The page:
There is a picture traveling around LinkedIn of an office that keeps its meetings short by having everyone present stay in plank position for the duration. This is a great, funny idea, but not realistic for most business settings. Plus, plank position could be further complicated if the meeting attendants were in a phone meeting.
What can a boss or employee do to make phone meetings more efficient and effective?
Before the Call
1. Set an agenda
Do this in advance and circulate the agenda to all the meeting attendees to give everyone a chance to prepare for the discussion and consider any questions they might have.
2. Estimate time needed
Take a moment to estimate in advance the amount of time the group will spend on each line of the agenda. This can also serve as an advance indicator that there are too many items to address in a “thirty minute call.” Decide if some issues could be handled on a separate call with a different group of interested parties.
The average employee attends 62 meetings monthly.
3. Revisit the attendee list
The agenda can also act as an effective guide of what team members actually need to be on a call. Avoid wasting team members’ time by considering whether everyone’s input is required or whether it could be more useful to have just a few voices involved.
4. Assign a leader
Democracy is great, but when it comes to meetings it’s a good idea to place one person in charge of the agenda. The leader can keep everyone on track, field questions, and insure that the meeting starts and ends on time. Consider the amount of time typically wasted just waiting for everyone to join the call.
5. Ask “does this need to be done by phone?”
There are going to be times when something can be handled more effectively live and in person and others when it could be just as efficiently managed via email. Make a conscious choice before adding that item to the conference call agenda.
During the Call
6. Focus on the meeting
Phone meetings are seen by some as an opportunity to catch up on emails or perform other business tasks. This can slow down the meeting for everyone as questions will be asked of the person paying half attention and there will be a delay in response. Or the multitasking individual will lose track of the conversation and need repetition of an aspect already addressed.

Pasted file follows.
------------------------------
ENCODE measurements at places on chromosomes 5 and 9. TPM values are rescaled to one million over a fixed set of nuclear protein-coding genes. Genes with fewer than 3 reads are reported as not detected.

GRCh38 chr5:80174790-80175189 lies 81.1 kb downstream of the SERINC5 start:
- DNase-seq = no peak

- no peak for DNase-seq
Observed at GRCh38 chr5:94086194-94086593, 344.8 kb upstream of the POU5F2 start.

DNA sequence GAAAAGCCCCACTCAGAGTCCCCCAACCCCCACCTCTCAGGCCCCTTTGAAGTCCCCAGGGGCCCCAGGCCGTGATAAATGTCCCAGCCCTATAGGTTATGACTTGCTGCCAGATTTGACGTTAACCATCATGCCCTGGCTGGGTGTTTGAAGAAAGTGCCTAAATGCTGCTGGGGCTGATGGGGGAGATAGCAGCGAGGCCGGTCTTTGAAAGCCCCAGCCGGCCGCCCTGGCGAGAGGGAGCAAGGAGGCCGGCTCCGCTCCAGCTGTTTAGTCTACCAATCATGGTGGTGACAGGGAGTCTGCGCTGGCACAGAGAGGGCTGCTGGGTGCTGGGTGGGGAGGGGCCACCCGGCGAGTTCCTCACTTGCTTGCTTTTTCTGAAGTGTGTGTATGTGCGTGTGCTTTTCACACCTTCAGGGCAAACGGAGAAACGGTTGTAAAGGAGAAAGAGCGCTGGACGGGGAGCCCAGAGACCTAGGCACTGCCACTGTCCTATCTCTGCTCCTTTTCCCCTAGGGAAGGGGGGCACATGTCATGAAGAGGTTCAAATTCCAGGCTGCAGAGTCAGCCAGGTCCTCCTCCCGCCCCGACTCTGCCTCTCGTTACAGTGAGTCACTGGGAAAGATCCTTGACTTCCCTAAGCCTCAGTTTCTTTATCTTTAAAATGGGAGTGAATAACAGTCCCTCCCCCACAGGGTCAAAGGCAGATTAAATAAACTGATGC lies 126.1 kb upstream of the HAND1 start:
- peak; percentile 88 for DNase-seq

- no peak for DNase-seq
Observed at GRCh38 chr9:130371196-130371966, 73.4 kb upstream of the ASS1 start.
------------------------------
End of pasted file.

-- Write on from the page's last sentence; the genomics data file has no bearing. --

Avoiding distractions and listening actively (a big difference from simply hearing) can make every member of the meeting an effective participant, which only aids meeting efficiency.
The salary cost of unnecessary meetings for U.S. businesses in $37 billion.
7. Avoid speakerphone.
This often creates difficulties for someone listening at some point in the call. The meeting leader should start the call asking if everyone can hear the call clearly and inviting each participant to introduce themselves each time before they speak.
“Avoid guessing games,” Darlene Price, author of Well Said: Presentations and Conversations That Get Results, told Forbes. “Don’t assume that everyone will recognize your voice. Identify yourself every time you speak—or at least the first three or four times until your voice is established and easily recognized.”
8. Set aside final minutes for a recap.
By planning ahead to leave a few minutes at the end to summarize the call and make plans for next steps, the meeting leader can insure people get off the phone feeling that something has been accomplished.
After the Call
9. Follow up in a reasonable time frame.
The meeting leader can follow up on the call with a concise email with bullet points addressing all that was covered and delineating who is responsible for what future action. This email should have a useful, short subject line, and be addressed to the relevant recipients (rather than everyone in the office).
Poorly written communications cost an average of $2100 to $4100 per employee annually.